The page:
Community organizations, activists, local politicians and others joined together in New York City this week to celebrate the debut of the Gay Men’s Health Crisis (GMHC) “I Love My Boo” campaign which will be posted in 1,000 subway cars and 150 subway stations during the month of October.
According to GMHC, “I Love My Boo” will be a multifaceted social marketing campaign that thoughtfully increases the visibility of Black and Latino gay men.
This campaign educates the community at-large, and promotes acceptance and understanding in a climate where gay men of color are seldom represented favorably in the media.
The “I Love My Boo” campaign speaks to, and celebrates, gay men of color by highlighting their strengths and resiliencies. Rather than only sexualizing gay relationships, with chiseled bodies and glossy imagery, the beauty of this campaign is that it features intimacy and focuses on what is possible for gay men of color as they express trust, respect and commitment for one another.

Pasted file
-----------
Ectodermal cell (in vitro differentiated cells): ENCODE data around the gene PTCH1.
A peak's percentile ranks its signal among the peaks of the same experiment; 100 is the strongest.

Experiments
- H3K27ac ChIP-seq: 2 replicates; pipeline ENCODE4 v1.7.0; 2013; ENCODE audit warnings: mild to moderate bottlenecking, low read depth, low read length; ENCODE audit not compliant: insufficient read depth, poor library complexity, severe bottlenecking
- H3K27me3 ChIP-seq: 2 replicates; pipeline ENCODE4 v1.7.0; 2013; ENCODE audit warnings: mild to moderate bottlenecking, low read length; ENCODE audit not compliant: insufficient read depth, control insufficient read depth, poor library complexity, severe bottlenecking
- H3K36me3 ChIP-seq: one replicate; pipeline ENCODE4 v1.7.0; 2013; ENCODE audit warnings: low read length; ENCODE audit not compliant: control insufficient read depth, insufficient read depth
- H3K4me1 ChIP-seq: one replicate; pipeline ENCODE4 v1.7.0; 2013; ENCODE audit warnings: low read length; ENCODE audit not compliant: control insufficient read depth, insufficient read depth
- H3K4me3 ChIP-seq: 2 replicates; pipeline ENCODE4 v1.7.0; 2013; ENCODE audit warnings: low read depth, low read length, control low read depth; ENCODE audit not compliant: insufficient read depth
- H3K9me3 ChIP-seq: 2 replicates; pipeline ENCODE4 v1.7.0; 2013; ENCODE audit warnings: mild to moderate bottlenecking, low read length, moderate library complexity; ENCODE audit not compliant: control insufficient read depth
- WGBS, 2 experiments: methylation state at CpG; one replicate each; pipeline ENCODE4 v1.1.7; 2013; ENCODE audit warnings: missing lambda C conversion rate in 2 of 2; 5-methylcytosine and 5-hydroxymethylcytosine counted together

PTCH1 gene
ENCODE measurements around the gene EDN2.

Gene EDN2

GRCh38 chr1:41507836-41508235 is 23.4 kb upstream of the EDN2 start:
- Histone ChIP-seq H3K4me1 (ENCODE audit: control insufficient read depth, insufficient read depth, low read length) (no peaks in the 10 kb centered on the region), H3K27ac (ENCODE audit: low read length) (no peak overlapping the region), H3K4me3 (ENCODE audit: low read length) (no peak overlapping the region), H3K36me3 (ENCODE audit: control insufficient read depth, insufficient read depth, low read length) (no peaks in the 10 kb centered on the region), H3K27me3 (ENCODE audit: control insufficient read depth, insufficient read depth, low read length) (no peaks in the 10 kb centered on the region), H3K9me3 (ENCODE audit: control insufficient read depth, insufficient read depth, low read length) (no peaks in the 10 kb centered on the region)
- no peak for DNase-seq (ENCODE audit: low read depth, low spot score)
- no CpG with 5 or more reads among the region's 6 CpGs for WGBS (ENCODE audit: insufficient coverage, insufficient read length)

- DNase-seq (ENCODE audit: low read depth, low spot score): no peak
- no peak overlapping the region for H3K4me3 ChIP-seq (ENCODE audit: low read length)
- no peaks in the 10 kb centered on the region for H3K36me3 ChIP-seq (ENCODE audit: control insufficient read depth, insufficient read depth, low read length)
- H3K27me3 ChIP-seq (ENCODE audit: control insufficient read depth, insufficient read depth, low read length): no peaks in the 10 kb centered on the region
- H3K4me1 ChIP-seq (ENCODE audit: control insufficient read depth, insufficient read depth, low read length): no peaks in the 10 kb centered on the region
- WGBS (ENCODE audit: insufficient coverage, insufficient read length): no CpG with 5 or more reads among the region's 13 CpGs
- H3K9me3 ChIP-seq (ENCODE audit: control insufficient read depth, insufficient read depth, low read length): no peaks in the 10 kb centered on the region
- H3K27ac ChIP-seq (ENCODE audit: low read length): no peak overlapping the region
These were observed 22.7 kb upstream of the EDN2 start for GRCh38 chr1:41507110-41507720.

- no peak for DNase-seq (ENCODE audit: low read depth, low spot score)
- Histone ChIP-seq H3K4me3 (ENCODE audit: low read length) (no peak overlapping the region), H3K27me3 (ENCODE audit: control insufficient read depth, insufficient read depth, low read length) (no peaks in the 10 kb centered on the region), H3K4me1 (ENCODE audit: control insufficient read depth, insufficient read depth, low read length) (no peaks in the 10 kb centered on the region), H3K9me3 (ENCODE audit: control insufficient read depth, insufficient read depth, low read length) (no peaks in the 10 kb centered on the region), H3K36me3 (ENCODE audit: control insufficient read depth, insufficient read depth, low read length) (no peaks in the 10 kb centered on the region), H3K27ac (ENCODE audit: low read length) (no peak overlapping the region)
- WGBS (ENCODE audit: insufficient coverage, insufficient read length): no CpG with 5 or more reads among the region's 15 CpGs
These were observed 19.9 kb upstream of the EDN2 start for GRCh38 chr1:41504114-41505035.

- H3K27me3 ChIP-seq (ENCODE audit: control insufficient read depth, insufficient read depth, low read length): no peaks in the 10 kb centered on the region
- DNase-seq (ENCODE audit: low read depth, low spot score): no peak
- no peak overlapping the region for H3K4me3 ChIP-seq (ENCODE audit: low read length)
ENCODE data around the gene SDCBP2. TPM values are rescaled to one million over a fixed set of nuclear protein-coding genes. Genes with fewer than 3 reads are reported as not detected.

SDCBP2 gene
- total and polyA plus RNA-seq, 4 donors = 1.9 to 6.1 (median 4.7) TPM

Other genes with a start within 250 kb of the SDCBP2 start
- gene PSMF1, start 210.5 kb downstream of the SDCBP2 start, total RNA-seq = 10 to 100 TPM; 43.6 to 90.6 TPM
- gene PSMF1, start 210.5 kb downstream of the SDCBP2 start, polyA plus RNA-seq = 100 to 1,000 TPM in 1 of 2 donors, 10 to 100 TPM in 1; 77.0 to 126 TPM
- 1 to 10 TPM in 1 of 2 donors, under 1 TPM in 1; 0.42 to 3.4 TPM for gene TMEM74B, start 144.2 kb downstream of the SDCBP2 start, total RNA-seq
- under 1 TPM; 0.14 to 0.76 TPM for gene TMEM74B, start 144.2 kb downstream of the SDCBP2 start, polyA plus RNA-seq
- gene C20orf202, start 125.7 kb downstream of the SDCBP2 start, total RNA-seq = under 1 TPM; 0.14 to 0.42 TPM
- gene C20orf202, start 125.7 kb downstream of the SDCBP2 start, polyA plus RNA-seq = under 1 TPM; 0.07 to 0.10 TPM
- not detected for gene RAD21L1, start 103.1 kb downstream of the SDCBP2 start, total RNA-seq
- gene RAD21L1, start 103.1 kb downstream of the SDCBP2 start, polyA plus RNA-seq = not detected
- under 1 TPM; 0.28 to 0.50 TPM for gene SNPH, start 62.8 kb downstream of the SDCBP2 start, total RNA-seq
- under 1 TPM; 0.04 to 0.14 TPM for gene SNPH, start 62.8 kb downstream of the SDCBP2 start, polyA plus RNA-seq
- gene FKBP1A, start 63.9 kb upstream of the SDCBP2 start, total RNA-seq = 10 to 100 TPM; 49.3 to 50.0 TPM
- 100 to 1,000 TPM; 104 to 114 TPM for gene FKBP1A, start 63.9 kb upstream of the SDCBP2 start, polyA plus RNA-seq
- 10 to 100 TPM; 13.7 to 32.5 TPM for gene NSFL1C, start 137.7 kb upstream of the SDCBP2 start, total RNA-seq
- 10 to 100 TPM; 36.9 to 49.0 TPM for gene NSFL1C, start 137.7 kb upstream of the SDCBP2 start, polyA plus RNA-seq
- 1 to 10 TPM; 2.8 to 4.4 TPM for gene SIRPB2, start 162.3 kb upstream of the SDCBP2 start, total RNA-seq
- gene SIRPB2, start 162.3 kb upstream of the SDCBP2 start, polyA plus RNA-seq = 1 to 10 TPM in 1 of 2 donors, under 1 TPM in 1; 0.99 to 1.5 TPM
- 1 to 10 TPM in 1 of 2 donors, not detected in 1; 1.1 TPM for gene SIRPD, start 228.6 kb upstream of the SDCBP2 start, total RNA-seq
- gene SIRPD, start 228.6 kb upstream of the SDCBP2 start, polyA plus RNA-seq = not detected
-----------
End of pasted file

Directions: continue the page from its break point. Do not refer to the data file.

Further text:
The campaign “reinforces GMHC’s ongoing commitment — since our earliest days — in addressing homophobia and reducing the spread of HIV among gay men,” said Dr. Marjorie Hill, GMHC’s Chief Executive Officer.
“The campaign directly challenges homophobia, and acknowledges the value of love, sex, desire, and relationships in the lives of gay men while encouraging dialogue,” she added.
Noting racial disparities and HIV/AIDS prevention is nothing new, the GMHC shared grim figures for black and Latino gays in the country who are infected with HIV.
The Centers for Disease Control and Prevention (CDC) released a report just last week that revealed that 1 in 5 gay and bisexual men are infected with HIV. Half of those men 44% are not even aware of it. What’s more saddening is that gays of color — Latino and black men, were the most likely to be oblivious of their HIV status.South Carolina